In the recent case of Jones and others v United Kingdom, the European Court of Human Rights (the Court) found that the United Kingdom had not breached Article 6 of the European Convention on Human Rights (the right of access to a court) by granting immunity from jurisdiction to Saudi Arabia and its officials in respect of civil claims brought against them for alleged acts of torture. The Court held that the generally recognised rules of public international law did not contain an exception to State immunity in respect of civil claims concerning alleged acts of torture. It also found that such immunity of a State also protects individual employees and officers in respect of acts undertaken on behalf of the State.
The applicants in Jones v United Kingdom were a number of individuals who alleged that they were unlawfully detained and tortured in Saudi Arabia by Saudi Arabian police and prison officials. They launched proceedings in England, claiming damages against the Saudi Arabian State and the individual State officials who had carried out or sanctioned the alleged torture. Saudi Arabia applied to have the claims struck out on the basis that it, and its servants or agents, were entitled to immunity and the English courts had no jurisdiction. The applicants argued that international law recognised an exception to the principal of immunity of the State and its officials in cases of civil claims for acts of torture; i.e. breaches of a peremptory norm of international law which prohibits torture would not attract the protection of State immunity.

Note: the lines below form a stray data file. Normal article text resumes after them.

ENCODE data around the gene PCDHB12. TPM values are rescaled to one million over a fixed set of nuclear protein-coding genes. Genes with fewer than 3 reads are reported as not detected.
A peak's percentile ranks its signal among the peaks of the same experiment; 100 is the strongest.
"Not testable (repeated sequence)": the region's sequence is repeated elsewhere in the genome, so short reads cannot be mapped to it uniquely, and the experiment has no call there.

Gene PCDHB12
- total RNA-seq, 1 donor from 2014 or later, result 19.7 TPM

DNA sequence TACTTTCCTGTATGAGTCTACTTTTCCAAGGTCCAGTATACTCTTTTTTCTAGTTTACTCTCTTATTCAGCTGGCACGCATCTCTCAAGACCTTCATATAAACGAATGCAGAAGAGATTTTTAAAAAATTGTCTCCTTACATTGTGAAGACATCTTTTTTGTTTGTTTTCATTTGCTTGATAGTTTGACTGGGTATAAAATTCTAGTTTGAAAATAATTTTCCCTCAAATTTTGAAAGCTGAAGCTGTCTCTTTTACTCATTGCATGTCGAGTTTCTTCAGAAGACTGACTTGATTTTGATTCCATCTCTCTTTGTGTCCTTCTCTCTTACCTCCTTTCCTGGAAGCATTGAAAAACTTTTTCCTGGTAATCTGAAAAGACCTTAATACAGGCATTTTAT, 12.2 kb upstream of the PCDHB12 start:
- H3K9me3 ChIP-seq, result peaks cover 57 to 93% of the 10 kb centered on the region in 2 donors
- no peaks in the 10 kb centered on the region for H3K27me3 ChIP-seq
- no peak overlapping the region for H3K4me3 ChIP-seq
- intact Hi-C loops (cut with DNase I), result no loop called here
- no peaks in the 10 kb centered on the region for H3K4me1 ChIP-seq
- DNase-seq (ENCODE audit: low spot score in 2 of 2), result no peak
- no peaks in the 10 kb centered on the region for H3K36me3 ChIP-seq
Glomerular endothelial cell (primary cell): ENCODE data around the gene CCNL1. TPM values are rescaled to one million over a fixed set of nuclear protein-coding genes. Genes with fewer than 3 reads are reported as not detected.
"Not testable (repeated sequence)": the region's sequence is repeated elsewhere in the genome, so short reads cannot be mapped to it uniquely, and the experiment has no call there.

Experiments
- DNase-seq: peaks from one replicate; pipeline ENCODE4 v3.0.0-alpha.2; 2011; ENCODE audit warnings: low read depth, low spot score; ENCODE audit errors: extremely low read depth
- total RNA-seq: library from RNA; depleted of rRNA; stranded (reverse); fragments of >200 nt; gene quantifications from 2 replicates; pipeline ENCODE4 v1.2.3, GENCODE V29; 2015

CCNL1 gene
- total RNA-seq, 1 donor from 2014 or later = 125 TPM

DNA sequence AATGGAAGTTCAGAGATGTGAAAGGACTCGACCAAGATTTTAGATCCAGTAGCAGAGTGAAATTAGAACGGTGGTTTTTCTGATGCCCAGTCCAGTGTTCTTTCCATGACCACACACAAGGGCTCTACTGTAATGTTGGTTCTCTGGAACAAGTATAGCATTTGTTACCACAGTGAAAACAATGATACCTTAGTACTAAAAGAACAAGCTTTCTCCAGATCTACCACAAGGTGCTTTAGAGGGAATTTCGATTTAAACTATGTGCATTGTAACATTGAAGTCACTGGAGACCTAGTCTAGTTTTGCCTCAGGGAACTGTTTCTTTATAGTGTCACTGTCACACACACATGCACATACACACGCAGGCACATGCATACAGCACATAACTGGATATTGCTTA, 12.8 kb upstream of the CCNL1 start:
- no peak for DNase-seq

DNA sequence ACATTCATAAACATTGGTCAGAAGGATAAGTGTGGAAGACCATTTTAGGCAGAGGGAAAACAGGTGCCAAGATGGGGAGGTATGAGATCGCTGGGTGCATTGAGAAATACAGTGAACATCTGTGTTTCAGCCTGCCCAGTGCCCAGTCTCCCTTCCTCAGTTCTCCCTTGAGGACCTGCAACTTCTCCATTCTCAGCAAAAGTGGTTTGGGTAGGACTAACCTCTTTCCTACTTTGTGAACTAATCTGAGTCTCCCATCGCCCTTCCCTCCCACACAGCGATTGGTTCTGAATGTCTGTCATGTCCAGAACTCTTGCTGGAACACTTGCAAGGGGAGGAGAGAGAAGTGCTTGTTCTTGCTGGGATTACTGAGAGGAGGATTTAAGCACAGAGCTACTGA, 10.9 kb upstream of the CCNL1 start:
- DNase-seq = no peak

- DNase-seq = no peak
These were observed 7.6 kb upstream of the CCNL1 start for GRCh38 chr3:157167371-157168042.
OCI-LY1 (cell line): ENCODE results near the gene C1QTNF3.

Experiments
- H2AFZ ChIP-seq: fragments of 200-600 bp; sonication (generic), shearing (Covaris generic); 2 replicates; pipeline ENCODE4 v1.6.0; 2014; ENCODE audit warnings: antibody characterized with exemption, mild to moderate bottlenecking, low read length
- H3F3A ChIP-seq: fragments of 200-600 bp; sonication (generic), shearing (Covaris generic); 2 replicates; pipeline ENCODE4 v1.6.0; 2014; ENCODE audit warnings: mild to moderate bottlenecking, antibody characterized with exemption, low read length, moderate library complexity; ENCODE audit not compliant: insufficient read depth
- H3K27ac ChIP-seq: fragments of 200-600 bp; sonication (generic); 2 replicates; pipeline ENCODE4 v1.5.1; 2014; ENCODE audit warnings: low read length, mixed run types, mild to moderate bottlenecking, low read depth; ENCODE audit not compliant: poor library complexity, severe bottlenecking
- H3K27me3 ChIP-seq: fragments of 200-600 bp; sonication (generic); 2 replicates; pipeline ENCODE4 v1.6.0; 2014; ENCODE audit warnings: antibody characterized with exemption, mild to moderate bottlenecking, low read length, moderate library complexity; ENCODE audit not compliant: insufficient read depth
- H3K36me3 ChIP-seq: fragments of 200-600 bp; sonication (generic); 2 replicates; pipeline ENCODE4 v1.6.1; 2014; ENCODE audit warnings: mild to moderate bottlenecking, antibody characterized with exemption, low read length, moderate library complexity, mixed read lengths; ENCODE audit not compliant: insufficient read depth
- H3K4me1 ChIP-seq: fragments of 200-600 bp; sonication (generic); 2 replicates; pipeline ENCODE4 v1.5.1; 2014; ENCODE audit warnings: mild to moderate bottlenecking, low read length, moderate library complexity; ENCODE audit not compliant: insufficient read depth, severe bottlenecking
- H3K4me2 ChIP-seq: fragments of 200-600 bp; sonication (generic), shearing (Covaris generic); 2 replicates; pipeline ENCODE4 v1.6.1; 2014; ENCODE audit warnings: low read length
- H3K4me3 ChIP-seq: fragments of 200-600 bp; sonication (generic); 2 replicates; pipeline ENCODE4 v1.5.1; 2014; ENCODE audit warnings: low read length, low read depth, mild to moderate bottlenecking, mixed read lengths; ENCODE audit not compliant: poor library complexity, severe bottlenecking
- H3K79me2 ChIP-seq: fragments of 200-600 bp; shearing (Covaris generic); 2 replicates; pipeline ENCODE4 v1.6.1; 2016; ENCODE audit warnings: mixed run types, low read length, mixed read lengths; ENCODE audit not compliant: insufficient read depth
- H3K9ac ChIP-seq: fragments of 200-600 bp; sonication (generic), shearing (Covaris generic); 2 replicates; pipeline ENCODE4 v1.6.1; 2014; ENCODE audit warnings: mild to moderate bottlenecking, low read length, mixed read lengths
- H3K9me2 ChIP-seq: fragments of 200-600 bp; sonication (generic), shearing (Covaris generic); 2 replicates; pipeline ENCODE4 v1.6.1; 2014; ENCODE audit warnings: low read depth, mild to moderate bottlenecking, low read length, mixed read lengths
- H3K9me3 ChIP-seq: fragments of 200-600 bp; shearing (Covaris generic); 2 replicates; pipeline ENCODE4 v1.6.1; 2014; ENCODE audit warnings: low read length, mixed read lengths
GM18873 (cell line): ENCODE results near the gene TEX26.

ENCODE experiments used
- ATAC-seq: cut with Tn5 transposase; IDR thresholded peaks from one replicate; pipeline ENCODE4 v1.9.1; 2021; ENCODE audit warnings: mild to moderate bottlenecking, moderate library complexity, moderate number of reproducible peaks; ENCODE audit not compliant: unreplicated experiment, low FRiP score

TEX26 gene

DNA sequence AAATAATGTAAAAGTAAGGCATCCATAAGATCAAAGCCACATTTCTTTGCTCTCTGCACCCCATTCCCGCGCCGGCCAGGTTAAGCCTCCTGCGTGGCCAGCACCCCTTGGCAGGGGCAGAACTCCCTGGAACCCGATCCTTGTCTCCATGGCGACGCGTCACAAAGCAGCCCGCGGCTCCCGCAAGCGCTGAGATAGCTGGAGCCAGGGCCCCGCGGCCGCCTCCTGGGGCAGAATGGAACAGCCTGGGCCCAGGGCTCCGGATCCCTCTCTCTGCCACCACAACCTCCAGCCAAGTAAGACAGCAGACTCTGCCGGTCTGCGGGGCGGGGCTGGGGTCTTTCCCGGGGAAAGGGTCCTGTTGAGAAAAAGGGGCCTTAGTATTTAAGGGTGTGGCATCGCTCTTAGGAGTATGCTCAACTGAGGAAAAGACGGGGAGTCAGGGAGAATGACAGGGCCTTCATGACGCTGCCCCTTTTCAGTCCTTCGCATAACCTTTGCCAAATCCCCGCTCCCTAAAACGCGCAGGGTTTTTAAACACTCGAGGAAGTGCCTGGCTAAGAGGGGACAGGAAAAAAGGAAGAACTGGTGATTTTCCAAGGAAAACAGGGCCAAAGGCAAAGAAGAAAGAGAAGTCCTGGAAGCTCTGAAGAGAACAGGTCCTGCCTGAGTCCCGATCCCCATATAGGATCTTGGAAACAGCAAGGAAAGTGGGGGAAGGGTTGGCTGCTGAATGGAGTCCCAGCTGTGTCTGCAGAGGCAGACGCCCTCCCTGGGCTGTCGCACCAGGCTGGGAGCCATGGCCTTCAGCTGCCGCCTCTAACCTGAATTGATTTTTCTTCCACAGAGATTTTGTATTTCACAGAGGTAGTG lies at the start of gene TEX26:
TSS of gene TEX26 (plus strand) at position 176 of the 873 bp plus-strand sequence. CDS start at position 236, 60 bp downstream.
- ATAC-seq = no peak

In the 2006 decision of Jones v Saudi Arabia, the House of Lords had found in favour of Saudi Arabia and the individual State officials. It held that section 1(1) of the State Immunity Act 1978, in conformity with international law, provided that a State was immune from the jurisdiction of the English courts (unless the proceedings fell within one of the specified exceptions, for example relating to commercial activities) and that such immunity extended to its officials, servants or agents. Although international law prohibited torture and established universal criminal jurisdiction over alleged torturers, no exception to immunity existed in respect of civil claims for alleged torture committed in a foreign State. The House of Lords also found that there was no breach of Article 6(1) of the European Convention on Human Rights (ECHR) regarding the applicants’ right of access to a court. The applicants then brought proceedings before the European Court of Human Rights alleging breach of their rights of access to court under Article 6(1) of the ECHR.
Decision of the Court